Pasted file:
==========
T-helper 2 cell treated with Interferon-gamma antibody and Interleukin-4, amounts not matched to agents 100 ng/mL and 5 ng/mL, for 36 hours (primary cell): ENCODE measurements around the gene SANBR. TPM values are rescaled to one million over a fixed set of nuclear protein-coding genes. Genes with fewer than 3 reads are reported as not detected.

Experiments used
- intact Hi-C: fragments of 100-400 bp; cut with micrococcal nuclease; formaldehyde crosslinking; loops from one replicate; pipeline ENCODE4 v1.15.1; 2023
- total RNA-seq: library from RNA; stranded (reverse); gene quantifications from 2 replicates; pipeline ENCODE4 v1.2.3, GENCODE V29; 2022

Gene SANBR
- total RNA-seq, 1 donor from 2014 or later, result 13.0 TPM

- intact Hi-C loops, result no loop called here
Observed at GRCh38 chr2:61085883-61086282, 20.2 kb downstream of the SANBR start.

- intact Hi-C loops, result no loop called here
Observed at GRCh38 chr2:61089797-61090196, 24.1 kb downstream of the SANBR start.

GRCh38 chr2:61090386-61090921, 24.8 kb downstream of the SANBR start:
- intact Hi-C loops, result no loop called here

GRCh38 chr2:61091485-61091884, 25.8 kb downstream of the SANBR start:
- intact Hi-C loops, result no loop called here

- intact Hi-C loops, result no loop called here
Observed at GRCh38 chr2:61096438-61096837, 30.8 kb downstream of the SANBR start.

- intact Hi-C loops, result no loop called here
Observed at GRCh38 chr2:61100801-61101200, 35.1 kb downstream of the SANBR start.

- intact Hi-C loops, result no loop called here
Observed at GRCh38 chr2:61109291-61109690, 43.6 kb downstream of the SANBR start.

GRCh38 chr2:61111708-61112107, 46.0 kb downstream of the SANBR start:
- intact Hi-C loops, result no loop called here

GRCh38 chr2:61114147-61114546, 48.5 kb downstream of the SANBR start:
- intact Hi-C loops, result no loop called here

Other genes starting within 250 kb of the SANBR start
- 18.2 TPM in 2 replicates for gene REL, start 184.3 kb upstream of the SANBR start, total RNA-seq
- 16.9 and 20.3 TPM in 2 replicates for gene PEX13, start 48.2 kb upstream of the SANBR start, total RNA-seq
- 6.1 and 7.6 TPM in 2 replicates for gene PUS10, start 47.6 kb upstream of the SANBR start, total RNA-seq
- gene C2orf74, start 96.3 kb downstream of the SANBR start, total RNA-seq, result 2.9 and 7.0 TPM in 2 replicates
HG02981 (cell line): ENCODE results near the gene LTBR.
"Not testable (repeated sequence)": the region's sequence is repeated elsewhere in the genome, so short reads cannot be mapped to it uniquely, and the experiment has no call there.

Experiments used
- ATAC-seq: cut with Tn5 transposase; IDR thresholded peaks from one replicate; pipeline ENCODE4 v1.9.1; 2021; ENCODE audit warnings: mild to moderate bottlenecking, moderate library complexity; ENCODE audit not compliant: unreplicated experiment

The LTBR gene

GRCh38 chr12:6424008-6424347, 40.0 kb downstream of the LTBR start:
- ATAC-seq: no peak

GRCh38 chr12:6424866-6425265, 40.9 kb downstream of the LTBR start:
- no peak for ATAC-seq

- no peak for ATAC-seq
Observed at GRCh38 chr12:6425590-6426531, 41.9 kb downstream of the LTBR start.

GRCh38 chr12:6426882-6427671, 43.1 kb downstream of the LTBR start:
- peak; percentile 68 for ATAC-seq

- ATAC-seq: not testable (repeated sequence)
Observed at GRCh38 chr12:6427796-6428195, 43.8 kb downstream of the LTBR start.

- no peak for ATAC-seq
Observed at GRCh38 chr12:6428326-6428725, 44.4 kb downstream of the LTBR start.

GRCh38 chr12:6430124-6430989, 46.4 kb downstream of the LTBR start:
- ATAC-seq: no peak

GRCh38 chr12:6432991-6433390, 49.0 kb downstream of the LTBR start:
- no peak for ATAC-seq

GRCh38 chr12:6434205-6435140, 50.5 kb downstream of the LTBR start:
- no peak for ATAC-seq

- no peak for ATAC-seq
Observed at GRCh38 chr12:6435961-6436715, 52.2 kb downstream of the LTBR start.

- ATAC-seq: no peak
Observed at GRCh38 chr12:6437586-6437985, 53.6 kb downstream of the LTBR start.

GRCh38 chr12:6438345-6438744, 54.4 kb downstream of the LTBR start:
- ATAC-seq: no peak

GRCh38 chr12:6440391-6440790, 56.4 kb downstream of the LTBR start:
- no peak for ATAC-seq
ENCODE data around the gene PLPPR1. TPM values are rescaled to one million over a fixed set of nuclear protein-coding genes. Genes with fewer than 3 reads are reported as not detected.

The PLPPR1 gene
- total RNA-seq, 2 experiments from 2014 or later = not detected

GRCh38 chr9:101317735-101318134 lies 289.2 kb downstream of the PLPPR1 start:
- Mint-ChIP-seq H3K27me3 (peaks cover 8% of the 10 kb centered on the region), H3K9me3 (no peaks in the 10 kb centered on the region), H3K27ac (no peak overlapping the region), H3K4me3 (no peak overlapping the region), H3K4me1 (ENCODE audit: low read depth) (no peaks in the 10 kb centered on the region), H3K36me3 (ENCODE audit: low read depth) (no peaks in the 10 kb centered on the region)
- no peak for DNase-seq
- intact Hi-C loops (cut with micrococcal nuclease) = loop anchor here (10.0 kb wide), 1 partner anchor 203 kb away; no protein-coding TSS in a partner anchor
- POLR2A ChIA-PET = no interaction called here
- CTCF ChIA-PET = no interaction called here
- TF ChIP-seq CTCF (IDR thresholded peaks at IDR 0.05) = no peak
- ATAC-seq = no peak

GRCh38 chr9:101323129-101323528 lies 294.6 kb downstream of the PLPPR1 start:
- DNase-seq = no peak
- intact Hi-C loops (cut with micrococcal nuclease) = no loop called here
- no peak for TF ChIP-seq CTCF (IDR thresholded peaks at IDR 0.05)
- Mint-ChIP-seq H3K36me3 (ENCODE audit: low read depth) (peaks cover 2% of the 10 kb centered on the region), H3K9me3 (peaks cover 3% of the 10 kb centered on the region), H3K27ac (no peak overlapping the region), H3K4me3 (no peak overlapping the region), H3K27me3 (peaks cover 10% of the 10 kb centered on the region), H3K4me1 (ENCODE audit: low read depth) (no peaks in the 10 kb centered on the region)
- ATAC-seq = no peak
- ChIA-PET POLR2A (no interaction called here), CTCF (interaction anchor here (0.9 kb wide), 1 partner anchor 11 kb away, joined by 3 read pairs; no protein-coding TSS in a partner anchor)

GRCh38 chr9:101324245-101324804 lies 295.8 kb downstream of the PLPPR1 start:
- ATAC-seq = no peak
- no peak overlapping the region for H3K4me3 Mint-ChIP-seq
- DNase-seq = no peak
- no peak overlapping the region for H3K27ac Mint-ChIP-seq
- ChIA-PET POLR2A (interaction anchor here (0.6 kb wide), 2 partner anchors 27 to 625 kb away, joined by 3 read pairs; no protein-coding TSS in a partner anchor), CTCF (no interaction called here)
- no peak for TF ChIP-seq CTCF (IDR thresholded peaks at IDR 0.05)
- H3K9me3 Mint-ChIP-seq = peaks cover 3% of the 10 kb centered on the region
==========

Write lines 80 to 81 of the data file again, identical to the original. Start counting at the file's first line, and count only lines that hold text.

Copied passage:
- ATAC-seq = no peak
- no peak overlapping the region for H3K4me3 Mint-ChIP-seq